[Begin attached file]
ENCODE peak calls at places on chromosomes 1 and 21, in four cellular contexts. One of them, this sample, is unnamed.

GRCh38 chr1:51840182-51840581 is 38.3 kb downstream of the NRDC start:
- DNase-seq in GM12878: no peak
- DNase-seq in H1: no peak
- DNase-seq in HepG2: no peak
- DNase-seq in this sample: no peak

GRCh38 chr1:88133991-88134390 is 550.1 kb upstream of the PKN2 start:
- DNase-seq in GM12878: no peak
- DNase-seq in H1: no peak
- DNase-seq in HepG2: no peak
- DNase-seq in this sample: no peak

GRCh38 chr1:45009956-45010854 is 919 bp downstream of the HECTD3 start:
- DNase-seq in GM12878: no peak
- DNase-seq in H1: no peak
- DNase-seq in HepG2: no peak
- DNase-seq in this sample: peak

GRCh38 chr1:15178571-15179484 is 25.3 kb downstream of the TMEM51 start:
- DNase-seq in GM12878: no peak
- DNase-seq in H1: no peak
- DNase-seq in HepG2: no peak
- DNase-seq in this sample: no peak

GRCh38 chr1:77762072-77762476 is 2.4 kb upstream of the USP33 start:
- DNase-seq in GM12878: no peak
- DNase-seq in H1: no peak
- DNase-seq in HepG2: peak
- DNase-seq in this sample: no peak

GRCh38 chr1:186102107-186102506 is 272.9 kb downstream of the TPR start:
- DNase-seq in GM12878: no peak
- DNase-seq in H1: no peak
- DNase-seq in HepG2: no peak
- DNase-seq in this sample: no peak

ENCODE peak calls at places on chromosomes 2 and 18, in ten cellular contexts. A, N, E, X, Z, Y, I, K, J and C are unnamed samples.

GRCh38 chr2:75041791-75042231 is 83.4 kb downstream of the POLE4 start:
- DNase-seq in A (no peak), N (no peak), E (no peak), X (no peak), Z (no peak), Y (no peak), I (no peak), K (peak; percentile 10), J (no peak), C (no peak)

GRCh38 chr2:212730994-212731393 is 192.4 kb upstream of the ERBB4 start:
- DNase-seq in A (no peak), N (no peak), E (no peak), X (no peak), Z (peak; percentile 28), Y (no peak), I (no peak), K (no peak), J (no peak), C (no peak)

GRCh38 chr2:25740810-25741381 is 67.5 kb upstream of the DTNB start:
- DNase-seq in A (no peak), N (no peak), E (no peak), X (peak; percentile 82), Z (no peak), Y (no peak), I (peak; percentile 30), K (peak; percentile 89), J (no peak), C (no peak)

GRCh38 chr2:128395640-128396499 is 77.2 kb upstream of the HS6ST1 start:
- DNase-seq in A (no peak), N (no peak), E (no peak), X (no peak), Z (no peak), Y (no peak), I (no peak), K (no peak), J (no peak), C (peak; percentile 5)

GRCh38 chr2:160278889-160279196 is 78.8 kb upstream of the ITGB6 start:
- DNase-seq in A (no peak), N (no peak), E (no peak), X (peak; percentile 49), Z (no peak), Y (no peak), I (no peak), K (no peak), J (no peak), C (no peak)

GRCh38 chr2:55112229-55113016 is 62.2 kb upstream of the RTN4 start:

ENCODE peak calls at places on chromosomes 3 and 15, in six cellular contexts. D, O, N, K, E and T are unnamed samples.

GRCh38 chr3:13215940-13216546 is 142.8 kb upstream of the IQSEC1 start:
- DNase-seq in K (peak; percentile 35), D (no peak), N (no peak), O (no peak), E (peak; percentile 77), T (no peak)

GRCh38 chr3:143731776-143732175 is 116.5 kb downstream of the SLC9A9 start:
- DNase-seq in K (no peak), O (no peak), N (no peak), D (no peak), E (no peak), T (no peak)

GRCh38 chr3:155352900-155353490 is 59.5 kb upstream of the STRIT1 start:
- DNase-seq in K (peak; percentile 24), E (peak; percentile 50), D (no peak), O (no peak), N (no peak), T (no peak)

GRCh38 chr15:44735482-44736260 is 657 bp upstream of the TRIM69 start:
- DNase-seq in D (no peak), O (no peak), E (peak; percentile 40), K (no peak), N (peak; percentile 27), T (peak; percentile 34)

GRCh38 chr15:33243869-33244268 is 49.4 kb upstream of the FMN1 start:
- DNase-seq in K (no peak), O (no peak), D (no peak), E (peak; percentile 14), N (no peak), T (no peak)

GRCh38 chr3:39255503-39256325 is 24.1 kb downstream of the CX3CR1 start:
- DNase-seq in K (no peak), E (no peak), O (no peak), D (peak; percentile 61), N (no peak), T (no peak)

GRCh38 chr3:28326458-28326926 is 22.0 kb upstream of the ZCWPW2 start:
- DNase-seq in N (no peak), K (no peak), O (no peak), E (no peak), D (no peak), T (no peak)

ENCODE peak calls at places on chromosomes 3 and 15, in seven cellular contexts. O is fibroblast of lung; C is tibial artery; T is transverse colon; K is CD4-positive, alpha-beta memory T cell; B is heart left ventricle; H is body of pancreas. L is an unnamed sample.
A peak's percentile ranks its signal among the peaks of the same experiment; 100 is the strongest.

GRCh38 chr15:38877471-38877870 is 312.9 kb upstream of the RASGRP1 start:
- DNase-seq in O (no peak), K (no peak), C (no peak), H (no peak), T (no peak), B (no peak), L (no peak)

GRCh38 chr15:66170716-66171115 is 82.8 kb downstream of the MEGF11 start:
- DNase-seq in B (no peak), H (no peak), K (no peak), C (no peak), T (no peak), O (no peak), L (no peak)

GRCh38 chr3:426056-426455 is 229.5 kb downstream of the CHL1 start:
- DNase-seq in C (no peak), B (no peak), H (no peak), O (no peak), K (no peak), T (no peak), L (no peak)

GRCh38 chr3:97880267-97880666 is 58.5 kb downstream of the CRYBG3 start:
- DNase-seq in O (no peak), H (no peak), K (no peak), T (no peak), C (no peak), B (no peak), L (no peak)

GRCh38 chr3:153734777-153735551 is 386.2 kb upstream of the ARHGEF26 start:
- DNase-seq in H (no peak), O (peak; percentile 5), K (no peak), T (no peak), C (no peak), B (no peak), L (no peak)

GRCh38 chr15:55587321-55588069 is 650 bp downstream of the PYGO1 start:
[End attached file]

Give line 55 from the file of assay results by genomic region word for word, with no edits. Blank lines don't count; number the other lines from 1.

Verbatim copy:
GRCh38 chr3:39255503-39256325 is 24.1 kb downstream of the CX3CR1 start: